Somewhere in most houses is a junk drawer. That one place to store trinkets we can’t bring ourselves to throw away. That drawer may be filled with things like half used pencils, three-year-old calendars, miscellaneous screws, a few worn out tools, and small plastic doodads that we picked up at the fair. Most of us also have a mental junk drawer, one that is filled with regrets.
We all have regrets, events or decisions that we are ashamed of but cannot get rid of. Those could’ve, should’ve and would’ves nag us, reminding us of our failures or unforeseen consequences. Regrets are easy to identify, they almost always start with “if only.” If only I would’ve…. If only they could’ve…. If only we didn’t…. If we are honest with ourselves, there is a piece of sin attached to every one of our regrets. It could be our sin or the sin of others. The sin might be the action or in our reaction when everything fell apart. Many times regret is only pure old fashioned pride, which is itself a sin.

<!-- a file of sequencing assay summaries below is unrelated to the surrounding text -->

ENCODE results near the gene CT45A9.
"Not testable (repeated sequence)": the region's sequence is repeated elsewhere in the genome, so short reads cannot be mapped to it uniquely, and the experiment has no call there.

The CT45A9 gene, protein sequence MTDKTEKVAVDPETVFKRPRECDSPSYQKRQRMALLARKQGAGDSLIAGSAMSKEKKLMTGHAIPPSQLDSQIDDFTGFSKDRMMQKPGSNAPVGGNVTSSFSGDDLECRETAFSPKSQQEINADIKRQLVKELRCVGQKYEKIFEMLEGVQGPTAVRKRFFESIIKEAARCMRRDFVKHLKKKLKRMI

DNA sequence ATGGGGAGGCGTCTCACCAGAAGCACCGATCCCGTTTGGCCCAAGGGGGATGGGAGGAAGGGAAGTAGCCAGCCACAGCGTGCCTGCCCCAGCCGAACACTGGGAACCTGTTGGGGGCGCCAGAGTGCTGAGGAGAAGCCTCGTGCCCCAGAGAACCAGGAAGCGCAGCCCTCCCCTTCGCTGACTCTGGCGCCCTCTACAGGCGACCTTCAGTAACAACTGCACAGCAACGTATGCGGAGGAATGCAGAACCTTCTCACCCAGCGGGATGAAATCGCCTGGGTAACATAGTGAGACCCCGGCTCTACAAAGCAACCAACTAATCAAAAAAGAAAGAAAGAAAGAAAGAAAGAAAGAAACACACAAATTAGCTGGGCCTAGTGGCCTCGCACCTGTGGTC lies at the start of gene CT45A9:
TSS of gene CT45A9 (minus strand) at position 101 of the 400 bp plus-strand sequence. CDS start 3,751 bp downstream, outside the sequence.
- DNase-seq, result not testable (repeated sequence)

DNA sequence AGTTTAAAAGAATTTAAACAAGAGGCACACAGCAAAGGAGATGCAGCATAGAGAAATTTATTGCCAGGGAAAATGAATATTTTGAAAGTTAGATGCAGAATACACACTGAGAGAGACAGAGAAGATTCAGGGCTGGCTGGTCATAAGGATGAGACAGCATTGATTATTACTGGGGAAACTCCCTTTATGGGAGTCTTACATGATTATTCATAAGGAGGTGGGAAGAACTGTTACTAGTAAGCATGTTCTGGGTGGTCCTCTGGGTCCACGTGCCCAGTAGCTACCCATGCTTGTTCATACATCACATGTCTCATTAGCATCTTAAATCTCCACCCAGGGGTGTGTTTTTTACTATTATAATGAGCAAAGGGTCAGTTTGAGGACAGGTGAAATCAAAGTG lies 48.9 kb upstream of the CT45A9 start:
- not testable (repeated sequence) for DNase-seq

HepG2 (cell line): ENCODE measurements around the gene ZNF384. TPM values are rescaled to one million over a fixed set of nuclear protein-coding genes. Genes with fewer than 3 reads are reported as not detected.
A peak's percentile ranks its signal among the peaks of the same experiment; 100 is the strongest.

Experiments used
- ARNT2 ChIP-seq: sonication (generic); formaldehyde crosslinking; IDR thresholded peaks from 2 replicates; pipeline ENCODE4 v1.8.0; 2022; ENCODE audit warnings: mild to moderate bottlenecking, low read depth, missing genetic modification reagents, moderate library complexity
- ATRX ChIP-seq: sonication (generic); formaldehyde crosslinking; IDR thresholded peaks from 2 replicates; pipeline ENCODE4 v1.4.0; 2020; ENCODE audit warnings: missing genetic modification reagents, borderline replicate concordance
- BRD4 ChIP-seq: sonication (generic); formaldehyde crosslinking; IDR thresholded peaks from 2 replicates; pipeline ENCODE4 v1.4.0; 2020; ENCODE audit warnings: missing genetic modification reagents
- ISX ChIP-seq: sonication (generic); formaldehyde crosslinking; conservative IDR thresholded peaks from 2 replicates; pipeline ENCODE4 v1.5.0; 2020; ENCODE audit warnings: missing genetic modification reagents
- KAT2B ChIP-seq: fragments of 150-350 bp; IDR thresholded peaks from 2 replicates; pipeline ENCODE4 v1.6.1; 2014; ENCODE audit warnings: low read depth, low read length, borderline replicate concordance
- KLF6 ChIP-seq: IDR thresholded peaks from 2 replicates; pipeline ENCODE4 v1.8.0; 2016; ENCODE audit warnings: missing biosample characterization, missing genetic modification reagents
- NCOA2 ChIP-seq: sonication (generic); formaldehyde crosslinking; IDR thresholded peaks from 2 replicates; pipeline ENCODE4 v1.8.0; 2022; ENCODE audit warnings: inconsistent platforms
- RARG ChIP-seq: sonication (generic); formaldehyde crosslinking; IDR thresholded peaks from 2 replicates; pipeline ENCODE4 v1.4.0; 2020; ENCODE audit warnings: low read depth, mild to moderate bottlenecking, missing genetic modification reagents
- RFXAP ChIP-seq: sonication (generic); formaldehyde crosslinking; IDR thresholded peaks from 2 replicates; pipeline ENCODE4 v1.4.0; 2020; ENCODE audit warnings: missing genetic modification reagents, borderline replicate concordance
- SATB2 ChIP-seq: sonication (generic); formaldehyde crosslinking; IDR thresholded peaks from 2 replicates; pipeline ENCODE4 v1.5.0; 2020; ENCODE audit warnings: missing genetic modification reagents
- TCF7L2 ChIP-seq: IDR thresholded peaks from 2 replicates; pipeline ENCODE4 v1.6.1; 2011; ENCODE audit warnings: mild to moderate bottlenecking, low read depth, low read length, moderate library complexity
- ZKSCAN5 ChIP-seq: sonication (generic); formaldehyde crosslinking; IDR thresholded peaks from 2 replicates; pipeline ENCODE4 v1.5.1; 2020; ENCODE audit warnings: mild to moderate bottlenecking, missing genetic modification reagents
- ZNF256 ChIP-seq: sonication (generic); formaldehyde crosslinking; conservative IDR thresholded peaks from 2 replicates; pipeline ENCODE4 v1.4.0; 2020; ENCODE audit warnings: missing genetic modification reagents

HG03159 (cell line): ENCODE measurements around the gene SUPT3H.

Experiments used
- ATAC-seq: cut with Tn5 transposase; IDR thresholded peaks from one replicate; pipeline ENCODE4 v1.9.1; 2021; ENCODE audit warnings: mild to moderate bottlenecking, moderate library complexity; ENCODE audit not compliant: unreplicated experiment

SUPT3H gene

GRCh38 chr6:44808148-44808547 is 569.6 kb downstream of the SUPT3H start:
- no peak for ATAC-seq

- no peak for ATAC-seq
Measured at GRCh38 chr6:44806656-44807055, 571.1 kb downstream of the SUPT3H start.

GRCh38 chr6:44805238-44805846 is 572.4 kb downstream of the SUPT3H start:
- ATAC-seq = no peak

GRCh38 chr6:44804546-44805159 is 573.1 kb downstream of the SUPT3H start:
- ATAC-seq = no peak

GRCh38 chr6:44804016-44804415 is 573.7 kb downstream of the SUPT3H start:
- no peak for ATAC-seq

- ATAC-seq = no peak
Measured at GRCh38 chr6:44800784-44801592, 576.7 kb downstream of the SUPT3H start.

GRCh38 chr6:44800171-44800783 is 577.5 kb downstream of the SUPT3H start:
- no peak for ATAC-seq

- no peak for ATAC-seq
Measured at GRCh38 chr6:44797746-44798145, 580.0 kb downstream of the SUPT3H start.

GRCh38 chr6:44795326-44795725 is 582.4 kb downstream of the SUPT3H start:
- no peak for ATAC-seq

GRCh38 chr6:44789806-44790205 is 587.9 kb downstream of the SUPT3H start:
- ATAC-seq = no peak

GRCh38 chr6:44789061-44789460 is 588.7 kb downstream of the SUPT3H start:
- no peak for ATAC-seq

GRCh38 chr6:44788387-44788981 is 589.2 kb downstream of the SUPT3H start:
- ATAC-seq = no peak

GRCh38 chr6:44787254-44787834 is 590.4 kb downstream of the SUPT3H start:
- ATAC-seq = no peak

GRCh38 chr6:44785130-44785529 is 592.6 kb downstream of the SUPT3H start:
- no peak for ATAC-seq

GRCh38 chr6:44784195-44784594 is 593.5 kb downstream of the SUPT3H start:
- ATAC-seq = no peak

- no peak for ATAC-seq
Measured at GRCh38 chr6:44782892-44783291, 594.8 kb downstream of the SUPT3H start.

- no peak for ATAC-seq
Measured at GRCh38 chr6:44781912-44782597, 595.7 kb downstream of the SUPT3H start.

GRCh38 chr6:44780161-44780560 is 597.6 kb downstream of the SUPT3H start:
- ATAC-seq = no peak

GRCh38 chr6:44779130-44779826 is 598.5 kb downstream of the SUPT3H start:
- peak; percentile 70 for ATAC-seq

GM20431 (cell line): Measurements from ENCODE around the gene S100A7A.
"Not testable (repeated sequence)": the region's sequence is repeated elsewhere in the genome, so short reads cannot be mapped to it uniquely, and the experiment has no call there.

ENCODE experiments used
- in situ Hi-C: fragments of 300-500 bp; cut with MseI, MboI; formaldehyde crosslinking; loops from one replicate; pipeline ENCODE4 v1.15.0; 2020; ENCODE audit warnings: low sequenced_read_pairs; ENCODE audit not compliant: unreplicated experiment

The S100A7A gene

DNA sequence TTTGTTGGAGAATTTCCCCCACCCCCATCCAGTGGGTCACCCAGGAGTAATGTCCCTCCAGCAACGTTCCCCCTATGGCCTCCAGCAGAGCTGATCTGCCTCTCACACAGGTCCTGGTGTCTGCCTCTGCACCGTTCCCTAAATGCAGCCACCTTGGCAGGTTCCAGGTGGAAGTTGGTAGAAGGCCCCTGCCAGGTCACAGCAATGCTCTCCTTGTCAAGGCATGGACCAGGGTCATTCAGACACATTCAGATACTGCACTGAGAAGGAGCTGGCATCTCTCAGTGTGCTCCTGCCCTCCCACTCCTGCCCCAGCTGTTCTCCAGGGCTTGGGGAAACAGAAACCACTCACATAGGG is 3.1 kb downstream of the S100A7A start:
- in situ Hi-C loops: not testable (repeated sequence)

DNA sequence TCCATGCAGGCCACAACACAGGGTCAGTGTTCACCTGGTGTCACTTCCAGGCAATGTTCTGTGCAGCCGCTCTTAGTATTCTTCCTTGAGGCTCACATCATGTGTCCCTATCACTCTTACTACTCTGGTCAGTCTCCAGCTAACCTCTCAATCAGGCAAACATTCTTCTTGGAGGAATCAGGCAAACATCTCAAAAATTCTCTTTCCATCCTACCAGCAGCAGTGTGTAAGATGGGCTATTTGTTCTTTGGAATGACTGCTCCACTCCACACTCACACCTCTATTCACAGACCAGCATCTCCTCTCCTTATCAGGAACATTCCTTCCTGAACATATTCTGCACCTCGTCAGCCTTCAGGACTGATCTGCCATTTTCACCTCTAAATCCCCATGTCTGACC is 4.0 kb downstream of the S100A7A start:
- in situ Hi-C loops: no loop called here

So how do we clean out the junk drawer? The Apostle Paul wrote, “For the sorrow that is according to the will of God produces a repentance without regret, leading to salvation, but the sorrow of the world produces death.” (2 Corinthians 7:10, NASB95) We cannot change the past. It is impossible to undo the consequences of our actions or the actions of others. We can, however, be freed from the bondage to those events and decisions. We can be freed from the nagging reminders and the guilt. The price of freedom is honesty. We must be honest with ourselves and with God; recognizing our own sin, confessing it to God, turning from the act itself and the guilt that followed, and receiving God’s forgiveness through Jesus Christ. Similarly, when regret is born out of someone else’s sin the price of freedom is forgiving them.
My encouragement to you is to make time to clean out the junk drawer of regrets. Not sure you have regrets? Then listen for the “if only…” statements of life. They will help you identify what is tucked away in your junk drawer. God’s promise is clear, “If we confess our sins, He is faithful and righteous to forgive us our sins and to cleanse us from all unrighteousness.” (1 John 1:9, NASB95) It is by God’s forgiveness of ourselves and our forgiveness of others that the bondage to our regrets is broken, and freedom in Christ is found. Blessings to you all – Dale.
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